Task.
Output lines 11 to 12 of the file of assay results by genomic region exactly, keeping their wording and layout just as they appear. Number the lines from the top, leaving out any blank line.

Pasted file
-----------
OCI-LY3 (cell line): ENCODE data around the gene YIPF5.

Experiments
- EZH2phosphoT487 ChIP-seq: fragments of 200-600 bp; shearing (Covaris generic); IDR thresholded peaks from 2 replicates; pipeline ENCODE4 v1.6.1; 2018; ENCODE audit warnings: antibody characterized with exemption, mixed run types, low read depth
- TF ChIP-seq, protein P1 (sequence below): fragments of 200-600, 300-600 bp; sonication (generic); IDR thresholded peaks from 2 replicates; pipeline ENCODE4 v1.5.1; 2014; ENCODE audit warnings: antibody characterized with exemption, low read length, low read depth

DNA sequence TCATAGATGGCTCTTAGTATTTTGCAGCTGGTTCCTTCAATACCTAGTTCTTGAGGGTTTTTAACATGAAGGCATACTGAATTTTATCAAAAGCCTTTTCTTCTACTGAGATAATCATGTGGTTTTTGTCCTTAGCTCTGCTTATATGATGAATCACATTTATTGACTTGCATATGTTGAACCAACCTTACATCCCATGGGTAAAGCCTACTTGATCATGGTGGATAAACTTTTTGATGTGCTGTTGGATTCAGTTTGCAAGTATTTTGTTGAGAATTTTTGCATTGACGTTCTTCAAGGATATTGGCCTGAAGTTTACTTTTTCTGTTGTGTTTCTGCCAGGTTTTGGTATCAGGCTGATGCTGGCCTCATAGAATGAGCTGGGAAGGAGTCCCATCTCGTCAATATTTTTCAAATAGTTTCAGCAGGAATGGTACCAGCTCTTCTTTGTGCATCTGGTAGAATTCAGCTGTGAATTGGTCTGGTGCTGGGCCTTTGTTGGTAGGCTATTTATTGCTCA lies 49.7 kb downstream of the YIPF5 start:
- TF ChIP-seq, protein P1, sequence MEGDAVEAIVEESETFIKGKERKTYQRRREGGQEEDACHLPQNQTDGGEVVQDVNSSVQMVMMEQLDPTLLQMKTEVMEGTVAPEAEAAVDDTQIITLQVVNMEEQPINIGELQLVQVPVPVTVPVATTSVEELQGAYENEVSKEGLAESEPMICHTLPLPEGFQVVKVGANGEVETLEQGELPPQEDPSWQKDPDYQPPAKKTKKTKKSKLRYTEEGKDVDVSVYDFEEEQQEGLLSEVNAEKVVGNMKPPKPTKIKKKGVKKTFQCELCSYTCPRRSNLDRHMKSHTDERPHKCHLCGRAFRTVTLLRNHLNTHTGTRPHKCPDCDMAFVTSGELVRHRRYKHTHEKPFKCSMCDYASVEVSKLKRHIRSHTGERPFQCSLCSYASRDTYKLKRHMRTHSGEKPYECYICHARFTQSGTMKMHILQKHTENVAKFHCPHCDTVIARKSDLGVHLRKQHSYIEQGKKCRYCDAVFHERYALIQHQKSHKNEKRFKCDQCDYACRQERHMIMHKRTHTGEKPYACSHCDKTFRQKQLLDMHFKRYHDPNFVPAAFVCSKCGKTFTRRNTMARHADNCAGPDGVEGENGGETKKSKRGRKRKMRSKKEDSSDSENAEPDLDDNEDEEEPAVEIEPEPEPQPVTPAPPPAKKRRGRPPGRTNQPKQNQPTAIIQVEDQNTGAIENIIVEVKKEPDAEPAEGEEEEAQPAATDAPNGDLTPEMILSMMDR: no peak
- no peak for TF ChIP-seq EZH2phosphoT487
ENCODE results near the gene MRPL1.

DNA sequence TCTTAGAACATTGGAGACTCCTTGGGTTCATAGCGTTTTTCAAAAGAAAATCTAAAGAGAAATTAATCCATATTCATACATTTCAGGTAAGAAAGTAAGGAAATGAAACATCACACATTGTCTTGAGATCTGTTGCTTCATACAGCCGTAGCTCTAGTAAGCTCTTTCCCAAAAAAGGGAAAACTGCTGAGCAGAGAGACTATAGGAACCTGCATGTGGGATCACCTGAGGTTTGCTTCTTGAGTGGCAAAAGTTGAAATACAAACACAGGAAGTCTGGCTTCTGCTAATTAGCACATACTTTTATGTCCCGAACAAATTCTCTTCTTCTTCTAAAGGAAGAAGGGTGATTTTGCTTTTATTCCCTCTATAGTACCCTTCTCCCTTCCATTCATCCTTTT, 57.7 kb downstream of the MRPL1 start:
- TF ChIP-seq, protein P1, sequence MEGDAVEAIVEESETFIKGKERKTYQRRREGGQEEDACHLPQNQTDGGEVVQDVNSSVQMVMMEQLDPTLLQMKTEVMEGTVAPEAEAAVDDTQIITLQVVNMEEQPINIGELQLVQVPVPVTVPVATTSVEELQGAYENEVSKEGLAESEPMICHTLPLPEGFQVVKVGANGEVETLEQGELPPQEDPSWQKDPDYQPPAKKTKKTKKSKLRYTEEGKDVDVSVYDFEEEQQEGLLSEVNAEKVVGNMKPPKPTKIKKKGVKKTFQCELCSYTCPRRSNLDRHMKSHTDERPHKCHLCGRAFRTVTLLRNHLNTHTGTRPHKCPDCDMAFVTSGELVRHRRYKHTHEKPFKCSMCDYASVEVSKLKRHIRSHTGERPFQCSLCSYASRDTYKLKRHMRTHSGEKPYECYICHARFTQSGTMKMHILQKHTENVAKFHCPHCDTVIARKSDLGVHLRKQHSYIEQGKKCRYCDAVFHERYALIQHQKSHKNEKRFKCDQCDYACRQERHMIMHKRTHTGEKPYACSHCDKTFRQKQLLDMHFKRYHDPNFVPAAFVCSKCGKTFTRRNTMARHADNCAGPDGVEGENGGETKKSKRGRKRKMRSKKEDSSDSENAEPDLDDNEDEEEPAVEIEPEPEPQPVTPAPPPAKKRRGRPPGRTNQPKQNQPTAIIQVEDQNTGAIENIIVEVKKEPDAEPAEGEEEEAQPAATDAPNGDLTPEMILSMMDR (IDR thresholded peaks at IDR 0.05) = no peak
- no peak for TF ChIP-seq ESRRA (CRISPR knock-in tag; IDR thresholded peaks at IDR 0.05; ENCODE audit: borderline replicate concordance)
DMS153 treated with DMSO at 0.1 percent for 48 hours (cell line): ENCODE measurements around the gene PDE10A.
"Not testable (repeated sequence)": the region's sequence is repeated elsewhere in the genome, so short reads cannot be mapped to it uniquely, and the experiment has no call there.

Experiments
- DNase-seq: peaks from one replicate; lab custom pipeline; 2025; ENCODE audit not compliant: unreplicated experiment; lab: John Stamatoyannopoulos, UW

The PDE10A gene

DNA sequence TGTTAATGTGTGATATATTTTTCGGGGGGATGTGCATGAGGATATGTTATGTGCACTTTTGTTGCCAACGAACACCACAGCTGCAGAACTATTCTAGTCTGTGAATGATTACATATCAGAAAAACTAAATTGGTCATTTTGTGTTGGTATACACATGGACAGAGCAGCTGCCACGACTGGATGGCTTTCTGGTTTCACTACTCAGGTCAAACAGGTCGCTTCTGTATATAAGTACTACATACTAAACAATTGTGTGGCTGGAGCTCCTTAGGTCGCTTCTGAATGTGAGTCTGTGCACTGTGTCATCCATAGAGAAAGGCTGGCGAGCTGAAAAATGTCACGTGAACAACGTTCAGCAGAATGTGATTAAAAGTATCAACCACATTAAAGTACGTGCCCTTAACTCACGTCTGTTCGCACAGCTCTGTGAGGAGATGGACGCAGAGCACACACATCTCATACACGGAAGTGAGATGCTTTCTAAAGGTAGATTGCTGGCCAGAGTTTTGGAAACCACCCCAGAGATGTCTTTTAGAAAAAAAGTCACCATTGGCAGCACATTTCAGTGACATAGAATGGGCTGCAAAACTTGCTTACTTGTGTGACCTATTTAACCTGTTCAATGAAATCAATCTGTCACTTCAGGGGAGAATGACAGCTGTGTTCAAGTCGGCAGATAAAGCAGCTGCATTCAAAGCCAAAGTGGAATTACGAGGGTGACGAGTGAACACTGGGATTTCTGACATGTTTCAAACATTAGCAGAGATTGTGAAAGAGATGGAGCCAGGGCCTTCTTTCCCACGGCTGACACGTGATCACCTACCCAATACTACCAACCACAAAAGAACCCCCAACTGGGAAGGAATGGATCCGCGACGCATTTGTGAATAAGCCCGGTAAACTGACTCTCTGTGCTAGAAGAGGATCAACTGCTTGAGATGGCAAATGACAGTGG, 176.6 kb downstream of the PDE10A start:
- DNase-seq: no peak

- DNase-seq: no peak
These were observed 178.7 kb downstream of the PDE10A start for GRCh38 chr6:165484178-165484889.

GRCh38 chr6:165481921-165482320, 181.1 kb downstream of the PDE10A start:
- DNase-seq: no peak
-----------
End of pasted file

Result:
- no peak for TF ChIP-seq ESRRA (CRISPR knock-in tag; IDR thresholded peaks at IDR 0.05; ENCODE audit: borderline replicate concordance)
DMS153 treated with DMSO at 0.1 percent for 48 hours (cell line): ENCODE measurements around the gene PDE10A.